Trump counselor Steve Bannon removed from National Security Council role, others added

Bannon's participation was called unprecedented.

— -- Steve Bannon, the controversial senior counselor to President Trump, was removed from his role with the National Security Council, according to a senior administration official.

Bannon had been given the authority to participate in National Security Council Principals Committee meetings after Trump signed an executive memorandum in January. At the time, some experts called the move an unprecedented political appointment to the panel.

Bannon, a former Breitbart News executive, had no objections to his removal, a source familiar with the decision told ABC News.

"He was there to babysit [now-former national security adviser Michael] Flynn, to watch him as he deoperationalized the NSC from [Obama-era national security adviser Susan] Rice," the source said. "Mission done."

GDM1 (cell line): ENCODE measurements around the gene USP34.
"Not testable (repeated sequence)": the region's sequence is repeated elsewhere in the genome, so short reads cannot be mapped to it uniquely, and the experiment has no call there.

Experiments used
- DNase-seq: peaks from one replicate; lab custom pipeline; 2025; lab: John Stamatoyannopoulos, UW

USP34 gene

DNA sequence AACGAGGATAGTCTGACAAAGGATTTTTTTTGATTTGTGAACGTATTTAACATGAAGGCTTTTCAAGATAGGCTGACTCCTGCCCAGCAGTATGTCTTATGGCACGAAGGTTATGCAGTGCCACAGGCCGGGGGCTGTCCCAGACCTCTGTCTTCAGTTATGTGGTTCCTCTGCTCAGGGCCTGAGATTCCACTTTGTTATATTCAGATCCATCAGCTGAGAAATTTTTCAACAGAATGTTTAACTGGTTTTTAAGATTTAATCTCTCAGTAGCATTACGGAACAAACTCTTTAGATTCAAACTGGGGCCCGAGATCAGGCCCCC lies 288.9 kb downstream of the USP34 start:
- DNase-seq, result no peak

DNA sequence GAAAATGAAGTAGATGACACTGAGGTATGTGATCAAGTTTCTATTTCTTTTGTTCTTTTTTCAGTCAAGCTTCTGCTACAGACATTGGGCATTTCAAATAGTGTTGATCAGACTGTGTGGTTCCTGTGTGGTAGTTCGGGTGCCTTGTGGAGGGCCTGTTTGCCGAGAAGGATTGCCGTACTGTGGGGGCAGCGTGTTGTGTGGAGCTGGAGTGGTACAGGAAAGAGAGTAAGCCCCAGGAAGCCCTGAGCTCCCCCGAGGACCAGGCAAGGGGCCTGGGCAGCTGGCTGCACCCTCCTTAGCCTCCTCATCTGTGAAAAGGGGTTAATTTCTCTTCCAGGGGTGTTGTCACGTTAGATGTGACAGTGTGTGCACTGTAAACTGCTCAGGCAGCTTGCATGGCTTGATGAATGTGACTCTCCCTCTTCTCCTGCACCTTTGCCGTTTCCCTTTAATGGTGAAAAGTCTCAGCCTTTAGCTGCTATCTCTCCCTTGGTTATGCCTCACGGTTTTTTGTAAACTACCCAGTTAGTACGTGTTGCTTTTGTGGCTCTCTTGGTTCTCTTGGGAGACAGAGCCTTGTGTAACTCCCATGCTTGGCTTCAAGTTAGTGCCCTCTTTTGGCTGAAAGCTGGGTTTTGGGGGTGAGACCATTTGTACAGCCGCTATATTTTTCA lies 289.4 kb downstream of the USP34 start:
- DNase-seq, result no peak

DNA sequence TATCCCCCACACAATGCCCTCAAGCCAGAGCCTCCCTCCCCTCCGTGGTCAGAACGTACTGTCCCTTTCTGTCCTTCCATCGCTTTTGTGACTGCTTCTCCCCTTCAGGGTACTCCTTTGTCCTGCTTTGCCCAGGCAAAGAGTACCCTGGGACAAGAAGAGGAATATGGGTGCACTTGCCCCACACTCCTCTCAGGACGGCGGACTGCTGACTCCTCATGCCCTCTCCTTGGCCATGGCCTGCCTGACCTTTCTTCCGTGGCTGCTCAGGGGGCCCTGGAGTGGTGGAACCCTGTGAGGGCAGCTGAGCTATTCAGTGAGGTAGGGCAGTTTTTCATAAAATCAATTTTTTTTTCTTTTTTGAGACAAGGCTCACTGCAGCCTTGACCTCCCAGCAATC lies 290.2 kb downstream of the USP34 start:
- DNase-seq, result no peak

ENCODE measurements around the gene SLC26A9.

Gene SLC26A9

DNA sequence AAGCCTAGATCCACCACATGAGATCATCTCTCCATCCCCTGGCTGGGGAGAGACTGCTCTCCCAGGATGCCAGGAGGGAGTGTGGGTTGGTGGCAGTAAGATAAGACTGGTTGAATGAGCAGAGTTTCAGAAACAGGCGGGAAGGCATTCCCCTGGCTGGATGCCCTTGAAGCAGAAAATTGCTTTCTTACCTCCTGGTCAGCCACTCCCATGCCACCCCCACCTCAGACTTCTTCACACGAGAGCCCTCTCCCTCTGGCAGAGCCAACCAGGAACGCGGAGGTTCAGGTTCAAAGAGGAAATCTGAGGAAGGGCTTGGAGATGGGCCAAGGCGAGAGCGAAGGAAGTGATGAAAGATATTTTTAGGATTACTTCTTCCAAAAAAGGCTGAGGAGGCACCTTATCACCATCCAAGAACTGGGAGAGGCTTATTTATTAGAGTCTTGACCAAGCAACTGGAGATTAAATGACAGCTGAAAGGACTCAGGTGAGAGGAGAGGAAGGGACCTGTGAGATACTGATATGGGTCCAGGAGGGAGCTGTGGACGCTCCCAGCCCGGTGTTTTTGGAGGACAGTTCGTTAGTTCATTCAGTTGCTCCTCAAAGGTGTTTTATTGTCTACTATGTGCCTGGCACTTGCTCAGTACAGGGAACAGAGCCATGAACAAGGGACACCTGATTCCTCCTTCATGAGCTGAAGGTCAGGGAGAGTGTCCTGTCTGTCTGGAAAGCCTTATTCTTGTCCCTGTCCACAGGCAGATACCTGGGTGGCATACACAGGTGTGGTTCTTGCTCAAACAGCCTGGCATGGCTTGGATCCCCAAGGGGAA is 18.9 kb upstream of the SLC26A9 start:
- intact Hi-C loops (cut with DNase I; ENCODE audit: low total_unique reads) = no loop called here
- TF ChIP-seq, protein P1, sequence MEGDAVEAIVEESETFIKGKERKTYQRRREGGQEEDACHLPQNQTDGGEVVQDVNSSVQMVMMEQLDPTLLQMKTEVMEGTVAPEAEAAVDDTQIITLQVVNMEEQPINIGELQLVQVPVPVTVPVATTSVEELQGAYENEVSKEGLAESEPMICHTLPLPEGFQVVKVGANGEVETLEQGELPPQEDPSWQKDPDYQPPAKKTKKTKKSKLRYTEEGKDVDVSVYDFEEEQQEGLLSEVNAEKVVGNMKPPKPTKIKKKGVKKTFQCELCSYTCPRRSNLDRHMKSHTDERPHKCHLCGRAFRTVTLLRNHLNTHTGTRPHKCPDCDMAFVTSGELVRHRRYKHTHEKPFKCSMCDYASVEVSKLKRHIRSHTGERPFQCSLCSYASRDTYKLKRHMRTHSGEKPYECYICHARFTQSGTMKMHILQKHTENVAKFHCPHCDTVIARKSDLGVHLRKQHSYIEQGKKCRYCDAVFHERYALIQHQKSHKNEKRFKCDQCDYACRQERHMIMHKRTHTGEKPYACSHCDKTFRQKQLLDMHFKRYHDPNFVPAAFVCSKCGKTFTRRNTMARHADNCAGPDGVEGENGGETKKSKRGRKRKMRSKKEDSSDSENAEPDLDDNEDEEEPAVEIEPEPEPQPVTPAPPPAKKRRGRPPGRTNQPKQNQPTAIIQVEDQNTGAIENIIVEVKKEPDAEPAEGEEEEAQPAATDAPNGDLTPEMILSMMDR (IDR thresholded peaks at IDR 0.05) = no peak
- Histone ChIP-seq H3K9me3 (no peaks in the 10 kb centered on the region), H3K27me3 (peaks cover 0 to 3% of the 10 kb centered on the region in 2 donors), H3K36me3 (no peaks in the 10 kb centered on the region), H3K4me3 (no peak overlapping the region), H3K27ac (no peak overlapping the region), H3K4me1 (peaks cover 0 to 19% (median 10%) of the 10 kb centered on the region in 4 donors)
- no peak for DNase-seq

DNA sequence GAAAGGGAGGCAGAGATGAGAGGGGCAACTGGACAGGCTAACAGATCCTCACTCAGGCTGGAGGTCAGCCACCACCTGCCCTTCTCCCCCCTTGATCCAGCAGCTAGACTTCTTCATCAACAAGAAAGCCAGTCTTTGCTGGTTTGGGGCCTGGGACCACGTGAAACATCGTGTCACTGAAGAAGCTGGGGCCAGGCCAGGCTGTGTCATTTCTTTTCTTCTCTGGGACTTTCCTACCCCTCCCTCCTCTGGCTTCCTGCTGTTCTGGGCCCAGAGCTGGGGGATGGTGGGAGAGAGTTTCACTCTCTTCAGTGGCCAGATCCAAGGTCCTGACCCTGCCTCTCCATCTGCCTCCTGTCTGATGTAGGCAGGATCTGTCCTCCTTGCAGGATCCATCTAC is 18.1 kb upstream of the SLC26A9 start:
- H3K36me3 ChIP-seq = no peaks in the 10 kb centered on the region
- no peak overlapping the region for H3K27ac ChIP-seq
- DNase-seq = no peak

Flynn was forced to resign from his position in February after he admitted to misleading Trump administration officials on the nature of multiple phone calls with the Russian ambassador to the United States before Trump's inauguration.

The removal of Bannon comes as part of a makeover of the NSC led by Flynn's national security adviser replacement, Army Lt. Gen. H.R. McMaster. The positions of energy secretary (Rick Perry), director of national intelligence (Dan Coats), CIA director (Mike Pompeo) and chairman of the Joint Chiefs of Staff (Marine Corps Gen. Joseph Dunford) were added to the principals committee as "regular attendees."

The moves shift the NSC's structure closer to how it operated under President Obama. The omission of the positions added today was controversial under Flynn's original organization.

Also changing is the role of the national security adviser itself with McMaster consolidating responsibilities under his position.

Within the prior organization, both the national security adviser and homeland security adviser were co-equals on the NSC principals committee: Each one had the power to convene or chair a meeting. Under the new organization, the national security adviser is the primary chair, with the ability to delegate to the homeland security adviser.

ABC News’ Devin Dwyer, Justin Fishel and Arlette Saenz contributed to this report.